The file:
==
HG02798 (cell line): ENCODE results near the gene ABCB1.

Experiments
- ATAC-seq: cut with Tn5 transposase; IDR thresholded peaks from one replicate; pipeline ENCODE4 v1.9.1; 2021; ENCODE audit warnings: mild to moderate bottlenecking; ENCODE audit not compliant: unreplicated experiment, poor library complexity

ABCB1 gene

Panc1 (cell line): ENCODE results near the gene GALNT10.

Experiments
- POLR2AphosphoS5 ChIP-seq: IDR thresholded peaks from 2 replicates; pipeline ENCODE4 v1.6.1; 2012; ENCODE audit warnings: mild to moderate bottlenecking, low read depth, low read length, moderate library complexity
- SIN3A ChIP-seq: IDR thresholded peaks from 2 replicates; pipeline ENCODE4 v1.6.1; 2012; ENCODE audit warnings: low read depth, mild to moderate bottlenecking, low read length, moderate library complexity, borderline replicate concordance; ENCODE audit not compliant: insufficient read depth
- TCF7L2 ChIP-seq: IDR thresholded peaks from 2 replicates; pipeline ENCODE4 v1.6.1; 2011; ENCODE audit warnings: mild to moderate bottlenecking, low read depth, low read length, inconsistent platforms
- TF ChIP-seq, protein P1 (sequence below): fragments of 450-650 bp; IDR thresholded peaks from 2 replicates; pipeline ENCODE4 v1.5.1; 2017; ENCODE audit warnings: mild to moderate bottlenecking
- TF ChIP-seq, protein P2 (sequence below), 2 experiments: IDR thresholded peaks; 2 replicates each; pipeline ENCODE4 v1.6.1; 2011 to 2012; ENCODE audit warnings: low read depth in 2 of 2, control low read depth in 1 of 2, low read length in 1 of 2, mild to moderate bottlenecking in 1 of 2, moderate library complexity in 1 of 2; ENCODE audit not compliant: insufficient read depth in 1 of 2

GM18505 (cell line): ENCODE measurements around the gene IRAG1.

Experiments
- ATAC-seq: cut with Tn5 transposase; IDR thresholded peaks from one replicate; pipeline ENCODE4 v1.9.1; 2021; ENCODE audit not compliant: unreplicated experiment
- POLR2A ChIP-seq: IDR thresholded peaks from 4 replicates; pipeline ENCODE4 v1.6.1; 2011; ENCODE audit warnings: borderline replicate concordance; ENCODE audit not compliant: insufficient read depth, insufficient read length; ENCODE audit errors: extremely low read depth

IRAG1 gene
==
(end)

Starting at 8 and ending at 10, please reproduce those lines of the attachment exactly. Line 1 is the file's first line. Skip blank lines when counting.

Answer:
- SIN3A ChIP-seq: IDR thresholded peaks from 2 replicates; pipeline ENCODE4 v1.6.1; 2012; ENCODE audit warnings: low read depth, mild to moderate bottlenecking, low read length, moderate library complexity, borderline replicate concordance; ENCODE audit not compliant: insufficient read depth
- TCF7L2 ChIP-seq: IDR thresholded peaks from 2 replicates; pipeline ENCODE4 v1.6.1; 2011; ENCODE audit warnings: mild to moderate bottlenecking, low read depth, low read length, inconsistent platforms
- TF ChIP-seq, protein P1 (sequence below): fragments of 450-650 bp; IDR thresholded peaks from 2 replicates; pipeline ENCODE4 v1.5.1; 2017; ENCODE audit warnings: mild to moderate bottlenecking